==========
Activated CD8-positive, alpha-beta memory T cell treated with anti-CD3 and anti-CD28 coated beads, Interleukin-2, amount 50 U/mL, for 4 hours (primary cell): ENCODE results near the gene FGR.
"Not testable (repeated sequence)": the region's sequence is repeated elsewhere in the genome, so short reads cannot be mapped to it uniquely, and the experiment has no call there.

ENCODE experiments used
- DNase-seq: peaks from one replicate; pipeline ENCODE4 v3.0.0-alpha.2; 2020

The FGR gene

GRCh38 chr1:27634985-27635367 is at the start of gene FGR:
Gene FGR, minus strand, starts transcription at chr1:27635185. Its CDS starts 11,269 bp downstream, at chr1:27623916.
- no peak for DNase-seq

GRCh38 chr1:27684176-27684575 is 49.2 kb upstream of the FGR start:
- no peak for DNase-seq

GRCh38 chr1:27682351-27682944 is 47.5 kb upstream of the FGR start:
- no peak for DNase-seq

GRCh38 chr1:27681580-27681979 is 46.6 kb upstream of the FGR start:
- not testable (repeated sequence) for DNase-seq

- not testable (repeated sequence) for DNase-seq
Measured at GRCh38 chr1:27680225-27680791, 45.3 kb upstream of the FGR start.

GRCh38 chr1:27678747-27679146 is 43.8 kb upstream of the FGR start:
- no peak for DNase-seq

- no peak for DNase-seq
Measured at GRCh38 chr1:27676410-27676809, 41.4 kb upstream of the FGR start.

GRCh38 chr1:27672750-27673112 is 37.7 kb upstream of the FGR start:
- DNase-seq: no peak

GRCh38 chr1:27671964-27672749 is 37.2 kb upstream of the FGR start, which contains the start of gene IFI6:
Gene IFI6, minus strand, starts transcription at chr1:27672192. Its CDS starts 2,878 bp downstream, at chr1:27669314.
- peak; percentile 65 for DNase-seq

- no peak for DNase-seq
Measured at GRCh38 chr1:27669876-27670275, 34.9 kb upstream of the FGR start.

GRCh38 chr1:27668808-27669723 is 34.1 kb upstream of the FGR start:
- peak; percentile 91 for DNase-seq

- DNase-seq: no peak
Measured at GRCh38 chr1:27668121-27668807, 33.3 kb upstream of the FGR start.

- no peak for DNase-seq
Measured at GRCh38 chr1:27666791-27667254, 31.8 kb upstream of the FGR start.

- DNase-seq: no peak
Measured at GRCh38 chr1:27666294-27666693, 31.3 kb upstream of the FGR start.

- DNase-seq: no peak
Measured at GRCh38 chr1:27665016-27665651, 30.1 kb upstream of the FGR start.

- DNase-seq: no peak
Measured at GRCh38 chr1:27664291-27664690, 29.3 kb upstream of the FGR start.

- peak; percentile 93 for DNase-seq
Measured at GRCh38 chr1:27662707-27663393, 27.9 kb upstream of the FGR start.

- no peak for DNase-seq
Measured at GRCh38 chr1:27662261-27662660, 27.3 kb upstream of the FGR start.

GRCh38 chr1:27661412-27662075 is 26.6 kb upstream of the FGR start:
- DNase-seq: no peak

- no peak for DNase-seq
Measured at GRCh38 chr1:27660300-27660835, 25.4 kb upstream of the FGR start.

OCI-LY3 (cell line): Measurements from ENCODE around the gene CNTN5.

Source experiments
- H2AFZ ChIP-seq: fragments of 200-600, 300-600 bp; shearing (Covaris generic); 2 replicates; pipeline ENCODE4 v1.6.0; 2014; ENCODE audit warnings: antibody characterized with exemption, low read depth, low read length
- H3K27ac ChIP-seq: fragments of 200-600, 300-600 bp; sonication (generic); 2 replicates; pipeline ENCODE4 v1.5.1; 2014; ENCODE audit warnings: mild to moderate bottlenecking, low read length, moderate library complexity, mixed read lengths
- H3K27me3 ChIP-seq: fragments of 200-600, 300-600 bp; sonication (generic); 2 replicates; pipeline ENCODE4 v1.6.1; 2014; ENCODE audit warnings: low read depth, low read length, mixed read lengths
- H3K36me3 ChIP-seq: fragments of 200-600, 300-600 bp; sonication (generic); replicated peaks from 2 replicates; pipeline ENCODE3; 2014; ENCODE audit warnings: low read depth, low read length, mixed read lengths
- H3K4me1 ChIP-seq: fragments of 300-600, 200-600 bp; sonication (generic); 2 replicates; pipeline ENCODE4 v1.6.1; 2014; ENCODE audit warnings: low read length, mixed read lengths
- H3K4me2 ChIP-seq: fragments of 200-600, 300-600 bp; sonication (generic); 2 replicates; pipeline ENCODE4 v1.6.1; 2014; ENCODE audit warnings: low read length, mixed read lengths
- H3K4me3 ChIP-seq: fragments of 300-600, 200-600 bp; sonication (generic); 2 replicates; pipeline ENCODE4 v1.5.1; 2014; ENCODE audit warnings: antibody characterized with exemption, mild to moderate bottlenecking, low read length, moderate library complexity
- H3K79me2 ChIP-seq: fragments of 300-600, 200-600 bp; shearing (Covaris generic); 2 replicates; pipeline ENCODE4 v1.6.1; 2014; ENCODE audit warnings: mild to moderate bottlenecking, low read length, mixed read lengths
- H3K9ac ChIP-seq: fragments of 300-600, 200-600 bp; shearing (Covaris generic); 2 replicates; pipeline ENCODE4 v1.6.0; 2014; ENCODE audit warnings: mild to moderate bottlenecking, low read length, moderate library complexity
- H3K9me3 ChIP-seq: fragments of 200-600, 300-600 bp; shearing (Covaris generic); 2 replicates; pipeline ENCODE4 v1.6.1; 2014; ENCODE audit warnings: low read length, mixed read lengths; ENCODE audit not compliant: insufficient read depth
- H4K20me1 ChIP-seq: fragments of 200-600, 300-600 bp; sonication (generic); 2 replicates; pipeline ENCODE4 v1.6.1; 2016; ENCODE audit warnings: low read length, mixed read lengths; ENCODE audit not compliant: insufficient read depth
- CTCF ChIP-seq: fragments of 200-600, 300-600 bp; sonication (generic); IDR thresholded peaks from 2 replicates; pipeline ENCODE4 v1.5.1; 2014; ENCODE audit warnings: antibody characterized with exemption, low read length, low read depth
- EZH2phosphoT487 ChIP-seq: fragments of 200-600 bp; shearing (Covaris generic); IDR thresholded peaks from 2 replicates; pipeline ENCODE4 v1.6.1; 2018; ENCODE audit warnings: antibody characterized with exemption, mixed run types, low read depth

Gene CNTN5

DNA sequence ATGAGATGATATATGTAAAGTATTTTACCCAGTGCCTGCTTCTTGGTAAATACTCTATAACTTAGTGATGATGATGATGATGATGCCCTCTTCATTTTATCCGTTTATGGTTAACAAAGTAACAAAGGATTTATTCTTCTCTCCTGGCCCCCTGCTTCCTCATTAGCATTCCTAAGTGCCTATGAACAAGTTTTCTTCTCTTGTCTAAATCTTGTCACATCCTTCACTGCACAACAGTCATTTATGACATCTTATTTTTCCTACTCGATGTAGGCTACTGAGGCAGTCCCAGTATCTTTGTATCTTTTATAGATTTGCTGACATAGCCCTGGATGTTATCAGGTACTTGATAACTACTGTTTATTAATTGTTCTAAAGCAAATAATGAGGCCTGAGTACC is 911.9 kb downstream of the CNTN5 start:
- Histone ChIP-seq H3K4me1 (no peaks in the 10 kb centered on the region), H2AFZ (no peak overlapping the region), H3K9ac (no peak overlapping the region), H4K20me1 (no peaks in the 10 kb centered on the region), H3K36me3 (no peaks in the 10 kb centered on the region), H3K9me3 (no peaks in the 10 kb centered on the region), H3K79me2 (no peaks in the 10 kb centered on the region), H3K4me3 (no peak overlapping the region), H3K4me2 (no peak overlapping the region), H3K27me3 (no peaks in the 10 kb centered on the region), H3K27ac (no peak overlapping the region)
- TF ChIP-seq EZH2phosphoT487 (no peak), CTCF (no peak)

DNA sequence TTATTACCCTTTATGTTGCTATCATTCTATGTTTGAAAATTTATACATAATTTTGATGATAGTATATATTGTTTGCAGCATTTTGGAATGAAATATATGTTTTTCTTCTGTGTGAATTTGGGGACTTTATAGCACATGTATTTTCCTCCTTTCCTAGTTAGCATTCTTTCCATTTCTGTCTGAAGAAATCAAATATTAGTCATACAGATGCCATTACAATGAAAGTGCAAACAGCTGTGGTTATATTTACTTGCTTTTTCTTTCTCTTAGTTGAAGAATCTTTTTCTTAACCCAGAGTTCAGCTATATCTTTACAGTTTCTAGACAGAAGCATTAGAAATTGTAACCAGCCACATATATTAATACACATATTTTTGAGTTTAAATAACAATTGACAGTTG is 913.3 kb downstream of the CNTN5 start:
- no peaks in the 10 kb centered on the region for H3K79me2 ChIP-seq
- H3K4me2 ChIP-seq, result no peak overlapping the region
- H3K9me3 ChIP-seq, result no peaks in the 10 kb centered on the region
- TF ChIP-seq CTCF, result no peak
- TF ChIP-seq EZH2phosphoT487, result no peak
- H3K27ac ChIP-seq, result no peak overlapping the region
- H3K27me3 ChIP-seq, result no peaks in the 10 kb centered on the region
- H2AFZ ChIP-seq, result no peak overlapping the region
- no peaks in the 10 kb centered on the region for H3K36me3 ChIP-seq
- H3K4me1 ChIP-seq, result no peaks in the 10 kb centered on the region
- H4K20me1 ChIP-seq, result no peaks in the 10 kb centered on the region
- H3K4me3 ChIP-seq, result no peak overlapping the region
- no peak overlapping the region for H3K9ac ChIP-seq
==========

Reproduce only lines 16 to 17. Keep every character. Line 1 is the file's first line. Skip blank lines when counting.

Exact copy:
Measured at GRCh38 chr1:27680225-27680791, 45.3 kb upstream of the FGR start.

GRCh38 chr1:27678747-27679146 is 43.8 kb upstream of the FGR start: